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Direct Link To This Post Posted: June 30 2005 at 18:58
Originally posted by Trouserpress Trouserpress wrote:

Originally posted by Manunkind Manunkind wrote:

The problem with "Lady Lake" (as with many prog albums) is that it's only the long songs that are really worth listening to. But overall a very interesting release



I'll have to respectfully disagree with you there! I think "A Dog With No Collar" is utterly beautiful, and "Same Dreams" shows just how a broken heart can produce wonderous music.

I may have exaggerated somewhat, but I still believe the longer tracks are the more interesting ones.

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Direct Link To This Post Posted: June 30 2005 at 19:01
Originally posted by eugene eugene wrote:

I would not call it "symphonic prog at it's best" but rather fusion with symphonic touches at it's excellence.


If VDGG are symphonic then so are Gnidrolog. And I agree with you Manunkind that the long tracks are the real killer ones - but I think the two short acoustic pieces help to lift the album and give it more variety. S'only about four minutes in total, so why complain at all?
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Direct Link To This Post Posted: June 30 2005 at 19:36

Trouserpress wrote

quote

If VDGG are symphonic then so are Gnidrolog

unquote

I cannot agree with this statement. I feel that difference between Van Der Graaf and Gnidrolog is of same scale as difference between symphonic prog and fusion. And although I do not want to start or to get you into arguments about useless categorisation of genres, I'd like to know what so similar you find in VDGG and Gnidrolog apart from using saxes, and what makes you think that they belong to same subgenre. Just out of curiousity.

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Direct Link To This Post Posted: June 30 2005 at 19:41
Originally posted by eugene eugene wrote:

Trouserpress wrote

quote

If VDGG are symphonic then so are Gnidrolog

unquote

I cannot agree with this statement. I feel that difference between Van Der Graaf and Gnidrolog is of same scale as difference between symphonic prog and fusion. And although I do not want to start or to get you into arguments about useless categorisation of genres, I'd like to know what so similar you find in VDGG and Gnidrolog apart from using saxes, and what makes you think that they belong to same subgenre. Just out of curiousity.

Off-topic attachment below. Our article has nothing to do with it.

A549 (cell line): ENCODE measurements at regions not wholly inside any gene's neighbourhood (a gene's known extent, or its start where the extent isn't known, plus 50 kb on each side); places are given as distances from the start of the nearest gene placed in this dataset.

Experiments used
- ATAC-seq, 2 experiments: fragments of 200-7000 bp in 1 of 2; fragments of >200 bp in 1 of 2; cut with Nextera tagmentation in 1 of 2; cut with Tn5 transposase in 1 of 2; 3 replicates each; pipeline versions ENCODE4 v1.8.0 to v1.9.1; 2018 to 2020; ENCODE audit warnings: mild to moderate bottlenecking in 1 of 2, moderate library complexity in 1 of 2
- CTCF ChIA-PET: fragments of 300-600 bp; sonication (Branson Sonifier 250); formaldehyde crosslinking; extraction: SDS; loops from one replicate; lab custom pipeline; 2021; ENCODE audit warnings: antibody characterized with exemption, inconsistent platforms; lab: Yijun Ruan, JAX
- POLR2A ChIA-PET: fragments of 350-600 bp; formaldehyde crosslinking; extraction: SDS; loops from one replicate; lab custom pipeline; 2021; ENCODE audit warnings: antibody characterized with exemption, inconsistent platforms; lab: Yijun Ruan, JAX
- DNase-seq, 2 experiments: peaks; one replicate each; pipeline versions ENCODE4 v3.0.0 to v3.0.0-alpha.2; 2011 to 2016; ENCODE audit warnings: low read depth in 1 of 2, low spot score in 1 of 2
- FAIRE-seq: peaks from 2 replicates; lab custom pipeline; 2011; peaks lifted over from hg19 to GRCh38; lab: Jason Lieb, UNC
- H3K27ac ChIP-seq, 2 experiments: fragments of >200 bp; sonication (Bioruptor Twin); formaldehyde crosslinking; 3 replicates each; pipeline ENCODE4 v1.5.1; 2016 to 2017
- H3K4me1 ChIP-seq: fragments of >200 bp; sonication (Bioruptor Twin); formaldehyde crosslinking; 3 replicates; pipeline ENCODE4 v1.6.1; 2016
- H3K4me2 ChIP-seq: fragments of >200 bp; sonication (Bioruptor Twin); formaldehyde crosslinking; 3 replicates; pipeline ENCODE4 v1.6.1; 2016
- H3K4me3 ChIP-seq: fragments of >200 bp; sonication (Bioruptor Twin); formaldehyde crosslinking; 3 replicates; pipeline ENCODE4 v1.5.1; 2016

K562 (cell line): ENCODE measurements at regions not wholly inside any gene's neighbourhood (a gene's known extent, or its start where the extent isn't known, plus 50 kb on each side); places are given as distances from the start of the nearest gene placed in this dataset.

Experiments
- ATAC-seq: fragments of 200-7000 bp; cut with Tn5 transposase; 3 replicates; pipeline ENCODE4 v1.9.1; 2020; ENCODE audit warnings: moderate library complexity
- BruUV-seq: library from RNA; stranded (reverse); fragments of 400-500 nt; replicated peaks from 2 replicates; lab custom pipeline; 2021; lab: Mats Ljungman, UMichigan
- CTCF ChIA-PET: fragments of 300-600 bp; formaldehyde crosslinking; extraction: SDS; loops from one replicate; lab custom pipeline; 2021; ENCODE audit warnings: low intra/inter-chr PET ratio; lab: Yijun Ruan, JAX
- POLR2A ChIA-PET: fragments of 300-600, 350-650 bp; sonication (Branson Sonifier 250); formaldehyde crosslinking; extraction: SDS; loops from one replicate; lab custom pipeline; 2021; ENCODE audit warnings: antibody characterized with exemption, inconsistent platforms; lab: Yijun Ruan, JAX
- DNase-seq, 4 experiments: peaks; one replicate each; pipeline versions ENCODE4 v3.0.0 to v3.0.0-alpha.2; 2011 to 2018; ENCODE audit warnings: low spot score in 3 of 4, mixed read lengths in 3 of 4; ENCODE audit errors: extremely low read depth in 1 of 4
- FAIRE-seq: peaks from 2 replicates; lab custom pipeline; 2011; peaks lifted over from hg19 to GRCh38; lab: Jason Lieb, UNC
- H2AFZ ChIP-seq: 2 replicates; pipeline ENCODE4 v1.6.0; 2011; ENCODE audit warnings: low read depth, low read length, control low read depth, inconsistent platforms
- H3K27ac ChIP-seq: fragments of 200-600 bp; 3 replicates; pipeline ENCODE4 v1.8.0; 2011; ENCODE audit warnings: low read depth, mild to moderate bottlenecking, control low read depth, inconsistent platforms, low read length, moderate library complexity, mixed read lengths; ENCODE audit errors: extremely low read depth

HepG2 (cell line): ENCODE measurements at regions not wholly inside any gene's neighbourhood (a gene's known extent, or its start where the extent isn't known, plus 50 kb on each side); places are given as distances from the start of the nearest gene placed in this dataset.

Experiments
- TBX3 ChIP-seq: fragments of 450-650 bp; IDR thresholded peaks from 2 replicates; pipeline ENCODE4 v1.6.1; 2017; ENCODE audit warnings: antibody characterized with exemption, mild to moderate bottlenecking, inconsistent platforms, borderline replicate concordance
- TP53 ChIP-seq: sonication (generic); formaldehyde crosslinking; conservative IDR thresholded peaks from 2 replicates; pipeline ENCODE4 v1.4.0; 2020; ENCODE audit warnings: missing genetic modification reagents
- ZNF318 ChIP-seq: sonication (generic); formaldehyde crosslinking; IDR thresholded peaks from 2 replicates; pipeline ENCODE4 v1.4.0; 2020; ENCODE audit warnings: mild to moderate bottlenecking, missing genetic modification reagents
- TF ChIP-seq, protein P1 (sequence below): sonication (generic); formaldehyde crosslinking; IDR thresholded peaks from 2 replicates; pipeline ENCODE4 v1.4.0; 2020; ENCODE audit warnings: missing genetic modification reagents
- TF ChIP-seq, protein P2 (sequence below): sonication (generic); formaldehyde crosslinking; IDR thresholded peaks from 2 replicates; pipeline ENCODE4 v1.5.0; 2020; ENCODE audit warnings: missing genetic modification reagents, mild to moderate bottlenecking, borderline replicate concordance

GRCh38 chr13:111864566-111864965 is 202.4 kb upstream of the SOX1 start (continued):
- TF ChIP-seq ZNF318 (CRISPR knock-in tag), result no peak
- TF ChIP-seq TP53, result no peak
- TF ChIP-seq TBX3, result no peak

Melodramatic vocals, similar use of arranged songs with ocassional lapses into "jam territory", heavyness with touches of jazz without ever being truly "jazzy".

I really don't hear Gnidrolog as "fusion". Not at all. They're nowhere near jazzy enough!
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Direct Link To This Post Posted: June 30 2005 at 19:50

Oh yes..I discovered Gnidrolog a few months back, i love their sound with a kind of medieval vibe and wondered why you rarely see them mentioned, they seem to  have VDGG (without the keyboards!) and Jethro Tull influences with a beautiful use of wind instruments.Their album 'In  Spite of Harry's Toenail' is up there with 'Lady Lake' but my favourite is their live 1972 album it's a more intimate affair and has the excellent tracks' In Spite Of Harry's Toenail' and 'I want to be a soldier'.  

It goes without saying that i was attracted to them by their album cover too

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Direct Link To This Post Posted: July 01 2005 at 02:38

In Spite of Harry's Toenail is definitely harder-edged than Lacy Lake. Both albums are superb.

 Careful to pick out the right version of In Spite , choose the one with four bonus tracks predating the first album. There is another version with two alternative takes from Lady Lake tracks. Less interesting.

Also much worth it is the live album full of unreleased tracks but plagued with poor sound quality.

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Direct Link To This Post Posted: July 01 2005 at 03:48
Incredible album, reminds me alot of vdgg. The vocals are excellent and the instrumental segments are brilliant, one of the most underrated albums in prog. It's great that they can pull off an excellent symphonic sound without the use of keyboards. 

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Direct Link To This Post Posted: February 07 2006 at 00:39
I have just let my 2 albums on 1 CD In Spite Of Harry's Toenail/Lady Lake sink in ...

Lady Lake in particular is absolutely superb ... dashes of Gentle Giant/Jethro Tull/King Crimson, but really a sound that's all their own ... Highlights for me are I Could Never Be A Soldier, Ship and the title track ... what a pity the band collapsed after this ...

I haven't heard Gnosis (the 2000 comeback album) yet ... but am looking forward to it!